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Perfect Pairings: Ramen & Romesco

ramen and romesco

The Best Paired R’s in Dining are Ramen & Romesco!

Tucked away in an incongruous mini strip-mall in the gorgeous Pacific Northwest town of Bend, Oregon is 123 Ramen — a noodle shop with some of the lightest, most satisfying soup you’ve ever supped.

With only 16 seats and a small, locally sourced menu that changes daily based on what’s seasonally available, the shop employs a “nose-to-tail” method of menu planning — finding varied ways to prepare different cuts of meat including bones which are simmered with veggies and herbs for a daily broth — resulting in food as clean as the broth is clear.

“We are hardcore, local and handmade to the maximum degree,” explains chef/owner, Anna Witham sitting across from me on her day off, well, not actually her day off — on a day when the restaurant is closed which means it’s her day to catch up. “When I first opened, I didn’t know what people were expecting,” she continues. “Ramen can be so many things to so many different people.”

Similar to ramen’s bottomless variations, is the versatility of Anna’s recent ramen accompaniment obsession: Romesco, which, coincidentally, I have also recently become infatuated with, making large batches of the stuff and slathering it, quite literally, on everything I cook.

Romesco, if you are unfamiliar, is one of Spain’s (specifically Catalonia’s) classic sauces and while there is no standard recipe, roughly involves garlic, olive oil, almonds or hazelnuts, bread and chiles all pounded together in a mortar and slathered on, stirred into, or used as a dip for, well, everything.
When asked what she likes to pair with this Spanish meets Japanese bowl of heaven, Anna says:

“I have a hard time drinking anything with ramen because it’s a bowl of broth. But a good, crisp cider counterbalances the smoky/rich elements of the ramen and gives off some good floral notes before drying crisply on your mouth.”

Hot. Crisp. Smoky and clean. If that isn’t the definition of the perfect summer meal, I don’t know what is…

Ramen with Romesco

One serving of soup + one quart of Romesco

How to Make Ramen

What You Need:

5 oz. fresh ramen noodles (we use Umi Organic from Portland, OR)

12 oz. broth bone or veggie broth (homemade is always best…)

1/4 cup cooked meat of your choice (preferably slow-cooked pork or chicken)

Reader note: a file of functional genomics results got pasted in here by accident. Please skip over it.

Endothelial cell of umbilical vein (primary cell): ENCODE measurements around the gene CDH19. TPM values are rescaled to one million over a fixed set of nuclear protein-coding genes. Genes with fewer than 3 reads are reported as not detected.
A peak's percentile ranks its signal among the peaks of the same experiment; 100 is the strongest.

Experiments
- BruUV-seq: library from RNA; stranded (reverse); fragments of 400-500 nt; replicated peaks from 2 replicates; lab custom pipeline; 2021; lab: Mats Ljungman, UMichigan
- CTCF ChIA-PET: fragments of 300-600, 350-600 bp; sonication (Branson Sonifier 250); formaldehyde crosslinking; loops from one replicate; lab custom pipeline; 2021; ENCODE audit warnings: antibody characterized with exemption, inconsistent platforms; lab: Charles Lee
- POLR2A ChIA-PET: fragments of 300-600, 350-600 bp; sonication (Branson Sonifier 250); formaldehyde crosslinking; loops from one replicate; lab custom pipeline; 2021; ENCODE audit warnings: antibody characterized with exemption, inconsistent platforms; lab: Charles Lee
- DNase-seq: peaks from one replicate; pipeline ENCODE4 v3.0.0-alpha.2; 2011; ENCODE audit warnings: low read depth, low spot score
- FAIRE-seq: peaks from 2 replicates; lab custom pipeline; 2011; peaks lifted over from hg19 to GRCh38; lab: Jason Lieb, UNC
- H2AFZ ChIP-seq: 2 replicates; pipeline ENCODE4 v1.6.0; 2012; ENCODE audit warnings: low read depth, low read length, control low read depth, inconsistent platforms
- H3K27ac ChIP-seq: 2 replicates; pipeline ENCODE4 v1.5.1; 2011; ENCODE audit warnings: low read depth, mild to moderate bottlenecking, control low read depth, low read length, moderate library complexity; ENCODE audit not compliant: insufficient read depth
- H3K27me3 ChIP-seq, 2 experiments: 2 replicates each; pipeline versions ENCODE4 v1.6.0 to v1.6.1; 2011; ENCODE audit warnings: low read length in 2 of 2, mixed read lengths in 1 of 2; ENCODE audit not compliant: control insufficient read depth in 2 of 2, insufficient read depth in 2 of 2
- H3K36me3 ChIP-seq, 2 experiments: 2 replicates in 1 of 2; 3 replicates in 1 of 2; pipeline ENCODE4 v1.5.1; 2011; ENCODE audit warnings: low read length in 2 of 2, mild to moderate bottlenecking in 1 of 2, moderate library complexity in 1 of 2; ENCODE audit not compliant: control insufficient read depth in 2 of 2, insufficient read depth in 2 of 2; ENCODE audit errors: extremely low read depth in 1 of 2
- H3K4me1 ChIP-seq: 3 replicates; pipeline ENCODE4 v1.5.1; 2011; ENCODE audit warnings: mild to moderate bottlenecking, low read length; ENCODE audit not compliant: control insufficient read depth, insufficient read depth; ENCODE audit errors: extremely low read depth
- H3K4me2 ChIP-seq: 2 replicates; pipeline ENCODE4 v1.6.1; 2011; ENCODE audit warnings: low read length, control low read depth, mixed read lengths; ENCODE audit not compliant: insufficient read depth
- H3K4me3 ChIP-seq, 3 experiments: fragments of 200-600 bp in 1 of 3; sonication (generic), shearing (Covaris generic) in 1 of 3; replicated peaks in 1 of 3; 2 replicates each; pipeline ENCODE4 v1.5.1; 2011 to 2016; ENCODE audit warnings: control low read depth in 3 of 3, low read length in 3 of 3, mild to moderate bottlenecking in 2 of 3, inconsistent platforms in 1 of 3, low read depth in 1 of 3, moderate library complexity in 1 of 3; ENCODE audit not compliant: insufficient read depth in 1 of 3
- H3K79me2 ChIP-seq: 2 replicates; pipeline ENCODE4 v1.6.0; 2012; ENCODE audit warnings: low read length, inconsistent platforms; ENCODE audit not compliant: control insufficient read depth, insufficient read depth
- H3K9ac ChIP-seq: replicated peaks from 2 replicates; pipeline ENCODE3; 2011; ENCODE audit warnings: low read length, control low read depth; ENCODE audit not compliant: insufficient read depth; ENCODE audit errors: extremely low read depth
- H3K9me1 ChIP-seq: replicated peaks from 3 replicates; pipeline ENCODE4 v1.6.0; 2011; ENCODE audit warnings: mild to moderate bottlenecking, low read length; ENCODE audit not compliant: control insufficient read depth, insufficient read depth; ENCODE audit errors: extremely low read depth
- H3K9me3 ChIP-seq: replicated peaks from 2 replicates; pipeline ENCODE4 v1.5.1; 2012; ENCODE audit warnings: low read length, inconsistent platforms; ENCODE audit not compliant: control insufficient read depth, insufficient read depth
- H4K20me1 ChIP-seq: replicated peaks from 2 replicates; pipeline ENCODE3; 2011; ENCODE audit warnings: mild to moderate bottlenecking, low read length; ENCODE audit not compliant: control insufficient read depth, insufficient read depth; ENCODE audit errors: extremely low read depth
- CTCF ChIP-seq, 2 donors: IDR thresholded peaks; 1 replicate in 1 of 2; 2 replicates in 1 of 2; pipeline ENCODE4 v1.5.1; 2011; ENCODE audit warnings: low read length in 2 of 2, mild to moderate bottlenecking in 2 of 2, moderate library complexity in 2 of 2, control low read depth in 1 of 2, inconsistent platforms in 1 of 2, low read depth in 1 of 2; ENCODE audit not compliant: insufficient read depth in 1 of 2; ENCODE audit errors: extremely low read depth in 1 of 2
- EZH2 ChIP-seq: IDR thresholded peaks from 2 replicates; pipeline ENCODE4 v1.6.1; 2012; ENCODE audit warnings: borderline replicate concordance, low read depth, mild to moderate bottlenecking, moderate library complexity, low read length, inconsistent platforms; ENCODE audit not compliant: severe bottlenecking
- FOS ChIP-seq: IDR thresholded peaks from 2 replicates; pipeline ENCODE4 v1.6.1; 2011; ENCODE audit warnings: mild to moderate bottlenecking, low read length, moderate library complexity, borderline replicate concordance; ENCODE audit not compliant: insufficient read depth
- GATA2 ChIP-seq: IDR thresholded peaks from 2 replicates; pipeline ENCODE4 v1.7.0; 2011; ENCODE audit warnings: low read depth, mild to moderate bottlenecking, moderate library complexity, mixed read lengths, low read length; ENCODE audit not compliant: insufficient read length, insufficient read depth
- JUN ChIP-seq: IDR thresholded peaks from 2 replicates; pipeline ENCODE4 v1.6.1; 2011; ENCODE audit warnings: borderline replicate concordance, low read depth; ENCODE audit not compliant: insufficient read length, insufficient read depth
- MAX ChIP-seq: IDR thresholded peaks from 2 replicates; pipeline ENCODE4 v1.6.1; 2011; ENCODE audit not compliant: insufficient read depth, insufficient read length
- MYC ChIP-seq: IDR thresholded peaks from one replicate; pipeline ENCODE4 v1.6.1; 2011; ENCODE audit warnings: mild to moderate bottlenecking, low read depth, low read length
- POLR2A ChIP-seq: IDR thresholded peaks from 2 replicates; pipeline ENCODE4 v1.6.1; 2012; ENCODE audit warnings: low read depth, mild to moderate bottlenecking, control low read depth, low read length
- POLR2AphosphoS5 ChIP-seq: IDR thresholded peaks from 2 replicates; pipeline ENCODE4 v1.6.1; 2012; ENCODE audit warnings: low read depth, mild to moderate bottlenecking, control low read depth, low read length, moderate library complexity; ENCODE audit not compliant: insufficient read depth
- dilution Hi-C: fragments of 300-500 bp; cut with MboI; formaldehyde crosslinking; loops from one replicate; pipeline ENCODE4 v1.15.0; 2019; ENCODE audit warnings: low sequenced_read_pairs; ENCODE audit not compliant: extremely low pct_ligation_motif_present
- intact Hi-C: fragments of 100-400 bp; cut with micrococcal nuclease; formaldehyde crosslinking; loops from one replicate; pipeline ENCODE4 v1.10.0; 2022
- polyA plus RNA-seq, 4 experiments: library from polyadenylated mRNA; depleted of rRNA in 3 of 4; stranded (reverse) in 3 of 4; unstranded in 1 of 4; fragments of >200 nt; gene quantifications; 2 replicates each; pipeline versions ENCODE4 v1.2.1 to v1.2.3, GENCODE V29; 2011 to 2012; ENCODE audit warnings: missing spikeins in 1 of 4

1/3 cup grilled veggies of your choosing

1 soft-boiled egg (preferably soaked in soy sauce for at least 15 minutes/up to 8 hours)

1 tbsp. coconut oil

1 heaping tbsp. Romesco sauce (see recipe below)

How to Prepare:

Bring a big pot of water to a boil while in a separate pot, heat broth to a strong simmer.

Toss ramen noodles into boiling water for two minutes. Scoop out and shake off as much water as possible.

Place noodles in a soup bowl and arrange meat, veggies, egg and Romesco sauce on top.

Drizzle with coconut oil.

Pour broth over the entire bowl.

Garnish with chives, pickled red onions, toasted sesame seeds, or whatever fun bits you have sitting in the cupboard!

How to Make Romesco

What you Need:

1 cup almonds

1 cup hazelnuts

1 oz. chili peppers — California, ancho, Basque or whatever your favorite. You can also use a combination.

1/2 tsp. each black pepper, cumin and coriander seeds

1 tbsp smoked paprika

1/4 cup fish sauce (I like Three Crabs brand)

1/3 cup olive oil

1 big pinch sea salt

1/4 cup tomato paste

3 tbsp sugar

How to Prepare:

Heat oven to 350 degrees.

Roast the almonds and hazelnuts on a sheet pan in the oven, checking after 15 minutes, then every 5 until golden and aromatic.

Roast the pepper on a sheet pan in the oven and check after 10 minutes — they should be darkened in some places and very aromatic.

Roast the black pepper, cumin and coriander seeds on a sheet pan in the oven 4-5 minutes until aromatic.

Allow nuts and spices to cool.

Rub the hazelnuts between your hands, or in a kitchen towel to remove some of the skins. Grind cooled spices with a mortar and pestle or spice grinder, or just rough them up between two sheets of waxed paper with a rolling pin.

Place toasted peppers in a bowl and cover with boiling water. The peppers will try and float, so weigh them down by placing a plate on top of them.Allow to sit for 10 minutes.

Remove stems from the peppers, and some of the seeds, then place softened peppers in a blender or food processor, along with 1/2 cup of the soaking liquid.Blend on medium speed until mostly smooth — about 20 seconds.

Add the almonds, hazelnuts, toasted ground spices plus, smoked paprika, fish sauce, olive oil, sea salt, tomato paste and sugar.

Purée on low speed for 10 seconds, then gradually increase speed until you reach a mostly-smooth paste.

Adjust seasonings to your liking, keeping in mind that the flavors with develop as it sits.

Cider to Accompany:

Tumelo Cider Co.

A new, local company out of Tumelo, OR., their cider reminds Anna of her days living in France where she drank lots of dry, funky, low-alcohol cider.

Vander Mill Dry is another good option. Or look for what’s local in your area — there’s a bit of a cider renaissance happening right now and someone close to you just might be brewing!

Did you make this for yourself? For friends?? For a hot (pun intended) date??? What did you do with the leftover Romesco? Hit us back and give up the deets!